First, the team assessed whether Blenoxane®, a commercial preparation of bleomycin, could bind to two common plasma proteins: one was human serum albumin (HSA), an abundant serum protein that facilitates the delivery of drugs around the body through the bloodstream. The other was α1-acid glycoprotein (AGP), a protein produced by the liver in response to inflammation that is found in cancer patients at ten times the normal level.

To explore binding interactions with these two proteins, the team examined the circular dichroism curve for each protein across a spectrum of ultraviolet light, and then they observed whether addition of Blenoxane® altered the protein curve. Sizeable differences were observed with AGP, suggesting the drug binds and induced marked changes to the protein’s shape, but the curve didn’t shift for HSA. This doesn’t indicate that the drug doesn’t bind HSA, only that it doesn’t alter its shape upon interaction. The team adapted their circular dichroism experiments to confirm that Blenoxane® did bind to HSA by heating the sample to unfold (denature) the proteins’ architecture and then observing spectral changes with and without the drug present.

Read more on Diamond Light Source  website

Image: Rohanah Hussain is a Senior Beamline Scientist, working on the B23 beamline at Diamond

New AI-driven tool streamlines experiments

Researchers at the Department of Energy’s SLAC National Accelerator Laboratory have demonstrated a new approach to peer deeper into the complex behavior of materials. The team harnessed the power of machine learning to interpret coherent excitations, collective swinging of atomic spins within a system. 

This groundbreaking research, published recently in Nature Communications, could make experiments more efficient, providing real-time guidance to researchers during data collection, and is part of a DOE-funded project led by Howard University including researchers at SLAC and Northeastern University to use machine learning to accelerate research in materials. 

The team created this new data-driven tool using “neural implicit representations,” a machine learning development used in computer vision and across different scientific fields such as medical imaging, particle physics and cryo-electron microscopy. This tool can swiftly and accurately derive unknown parameters from experimental data, automating a procedure that, until now, required significant human intervention.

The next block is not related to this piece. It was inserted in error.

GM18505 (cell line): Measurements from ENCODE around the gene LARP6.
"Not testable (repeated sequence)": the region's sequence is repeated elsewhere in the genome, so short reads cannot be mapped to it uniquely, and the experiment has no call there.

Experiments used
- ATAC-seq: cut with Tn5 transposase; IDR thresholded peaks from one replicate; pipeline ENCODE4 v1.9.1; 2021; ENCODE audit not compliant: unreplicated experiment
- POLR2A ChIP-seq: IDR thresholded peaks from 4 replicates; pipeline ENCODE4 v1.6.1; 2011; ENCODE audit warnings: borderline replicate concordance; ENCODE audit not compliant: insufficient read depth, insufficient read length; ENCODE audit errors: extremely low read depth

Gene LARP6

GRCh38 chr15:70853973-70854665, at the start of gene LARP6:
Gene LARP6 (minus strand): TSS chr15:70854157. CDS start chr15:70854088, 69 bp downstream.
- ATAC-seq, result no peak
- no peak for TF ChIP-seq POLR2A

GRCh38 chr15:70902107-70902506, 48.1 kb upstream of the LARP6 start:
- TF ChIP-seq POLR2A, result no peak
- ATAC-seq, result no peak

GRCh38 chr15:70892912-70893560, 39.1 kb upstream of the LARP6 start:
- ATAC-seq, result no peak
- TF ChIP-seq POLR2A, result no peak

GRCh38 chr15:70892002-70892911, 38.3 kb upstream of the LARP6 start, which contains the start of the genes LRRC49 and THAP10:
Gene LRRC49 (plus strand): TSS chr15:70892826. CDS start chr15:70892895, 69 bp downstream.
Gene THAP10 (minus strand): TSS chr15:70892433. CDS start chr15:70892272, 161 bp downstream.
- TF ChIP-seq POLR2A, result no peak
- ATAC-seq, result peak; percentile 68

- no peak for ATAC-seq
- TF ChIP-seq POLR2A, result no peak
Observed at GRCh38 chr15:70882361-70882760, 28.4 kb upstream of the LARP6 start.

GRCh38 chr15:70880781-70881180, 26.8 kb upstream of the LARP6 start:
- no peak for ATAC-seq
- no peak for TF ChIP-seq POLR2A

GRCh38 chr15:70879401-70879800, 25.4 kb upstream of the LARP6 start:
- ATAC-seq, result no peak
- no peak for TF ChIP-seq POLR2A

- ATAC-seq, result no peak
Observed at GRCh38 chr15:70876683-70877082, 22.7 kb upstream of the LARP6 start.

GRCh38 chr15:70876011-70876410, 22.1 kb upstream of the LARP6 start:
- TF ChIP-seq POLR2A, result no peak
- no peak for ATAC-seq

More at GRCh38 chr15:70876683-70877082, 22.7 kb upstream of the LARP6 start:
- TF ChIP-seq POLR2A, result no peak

Peculiar behaviors

Collective excitations help scientists understand the rules of systems, such as magnetic materials, with many parts. When seen at the smallest scales, certain materials show peculiar behaviors, like tiny changes in the patterns of atomic spins. These properties are key for many new technologies, such as advanced spintronics devices that could change how we transfer and store data. 

To study collective excitations, scientists use techniques such as inelastic neutron or X-ray scattering. However, these methods are not only intricate, but also resource-intensive given, for example, the limited availability of neutron sources. 

Machine learning offers a way to address these challenges, although even then there are limitations. Past experiments used machine learning techniques to enhance the accuracy of X-ray and neutron scattering data interpretation. These efforts relied on traditional image-based data representations. But the team’s new approach, using neural implicit representations, takes a different route. 

Read more on SLAC website

A new approach to longer-lasting, faster-charging batteries

Researchers from McGill University and Université du Québec à Montreal (UQAM) have found a new approach to making inexpensive batteries that can not only hold large amounts of charge but also recharge quickly.

Their work focuses on improving lithium ion batteries, rechargeable cells that are used in electric vehicles, power tools, phones and more.

“The work that we’ve done at the CLS is going to open up the door to be able to make batteries that can be charged faster, which will be one of the ways that we can start implementing them in real use cases as soon as possible,” says McGill researcher Jeremy Dawkins, the lead author of a recent paper on the work published in the journal ChemElectroChem.